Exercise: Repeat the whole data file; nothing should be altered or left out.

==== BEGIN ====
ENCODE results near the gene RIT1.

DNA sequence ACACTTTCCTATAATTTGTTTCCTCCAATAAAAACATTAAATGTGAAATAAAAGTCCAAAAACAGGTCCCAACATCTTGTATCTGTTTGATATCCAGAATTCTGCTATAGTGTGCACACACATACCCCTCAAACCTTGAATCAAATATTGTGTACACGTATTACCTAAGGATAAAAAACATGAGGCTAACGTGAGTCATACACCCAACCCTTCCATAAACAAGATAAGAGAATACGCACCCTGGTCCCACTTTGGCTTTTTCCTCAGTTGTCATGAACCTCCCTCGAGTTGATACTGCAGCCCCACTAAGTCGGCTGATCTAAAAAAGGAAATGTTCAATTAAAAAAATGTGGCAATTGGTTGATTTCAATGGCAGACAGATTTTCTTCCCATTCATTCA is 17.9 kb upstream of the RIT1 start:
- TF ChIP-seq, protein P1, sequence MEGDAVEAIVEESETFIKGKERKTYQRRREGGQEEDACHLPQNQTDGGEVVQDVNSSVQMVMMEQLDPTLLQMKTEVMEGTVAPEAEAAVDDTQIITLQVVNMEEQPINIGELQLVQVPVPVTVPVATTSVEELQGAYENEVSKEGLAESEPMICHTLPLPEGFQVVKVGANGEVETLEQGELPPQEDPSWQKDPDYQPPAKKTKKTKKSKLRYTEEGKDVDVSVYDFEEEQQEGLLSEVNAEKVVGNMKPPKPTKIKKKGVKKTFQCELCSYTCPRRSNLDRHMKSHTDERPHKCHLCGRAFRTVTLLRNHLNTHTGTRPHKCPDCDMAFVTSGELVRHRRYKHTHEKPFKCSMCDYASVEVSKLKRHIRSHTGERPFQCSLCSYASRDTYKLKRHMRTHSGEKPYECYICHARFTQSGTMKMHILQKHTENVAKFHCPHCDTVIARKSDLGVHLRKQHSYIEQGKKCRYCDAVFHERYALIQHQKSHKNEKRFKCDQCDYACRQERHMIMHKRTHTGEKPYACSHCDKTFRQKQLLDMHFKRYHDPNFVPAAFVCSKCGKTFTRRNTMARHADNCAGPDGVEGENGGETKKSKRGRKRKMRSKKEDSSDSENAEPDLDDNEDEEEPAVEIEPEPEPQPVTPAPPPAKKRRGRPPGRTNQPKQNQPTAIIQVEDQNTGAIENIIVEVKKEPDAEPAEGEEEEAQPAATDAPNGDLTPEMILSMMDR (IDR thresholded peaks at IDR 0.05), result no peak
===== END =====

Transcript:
ENCODE results near the gene RIT1.

DNA sequence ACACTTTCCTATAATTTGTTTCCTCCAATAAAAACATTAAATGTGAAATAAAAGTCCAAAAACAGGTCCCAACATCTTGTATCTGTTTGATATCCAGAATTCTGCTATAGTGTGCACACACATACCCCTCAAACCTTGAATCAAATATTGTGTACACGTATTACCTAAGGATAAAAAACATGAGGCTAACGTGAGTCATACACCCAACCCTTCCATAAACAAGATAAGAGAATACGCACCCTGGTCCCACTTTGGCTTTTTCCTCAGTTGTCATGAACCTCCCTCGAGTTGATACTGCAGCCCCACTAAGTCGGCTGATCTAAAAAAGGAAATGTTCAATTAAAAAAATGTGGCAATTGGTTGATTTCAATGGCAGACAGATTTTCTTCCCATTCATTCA is 17.9 kb upstream of the RIT1 start:
- TF ChIP-seq, protein P1, sequence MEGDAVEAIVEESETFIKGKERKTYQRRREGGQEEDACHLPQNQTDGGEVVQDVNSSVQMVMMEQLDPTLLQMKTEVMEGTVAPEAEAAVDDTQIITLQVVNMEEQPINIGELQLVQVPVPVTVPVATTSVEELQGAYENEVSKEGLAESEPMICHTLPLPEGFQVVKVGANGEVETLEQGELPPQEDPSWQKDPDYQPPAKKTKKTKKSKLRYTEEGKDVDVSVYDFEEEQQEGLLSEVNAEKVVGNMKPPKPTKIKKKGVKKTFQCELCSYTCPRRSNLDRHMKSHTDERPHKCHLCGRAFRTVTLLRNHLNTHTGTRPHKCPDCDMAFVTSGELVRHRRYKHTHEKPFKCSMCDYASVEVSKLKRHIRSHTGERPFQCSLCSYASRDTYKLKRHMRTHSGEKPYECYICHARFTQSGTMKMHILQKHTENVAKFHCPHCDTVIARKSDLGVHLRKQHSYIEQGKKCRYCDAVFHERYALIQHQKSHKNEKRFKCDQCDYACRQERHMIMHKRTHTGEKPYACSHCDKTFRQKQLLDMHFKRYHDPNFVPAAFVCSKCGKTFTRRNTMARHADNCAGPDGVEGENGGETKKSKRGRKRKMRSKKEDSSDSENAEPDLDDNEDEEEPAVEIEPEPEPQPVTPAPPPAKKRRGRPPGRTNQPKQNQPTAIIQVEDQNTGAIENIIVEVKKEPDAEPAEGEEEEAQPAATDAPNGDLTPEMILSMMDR (IDR thresholded peaks at IDR 0.05), result no peak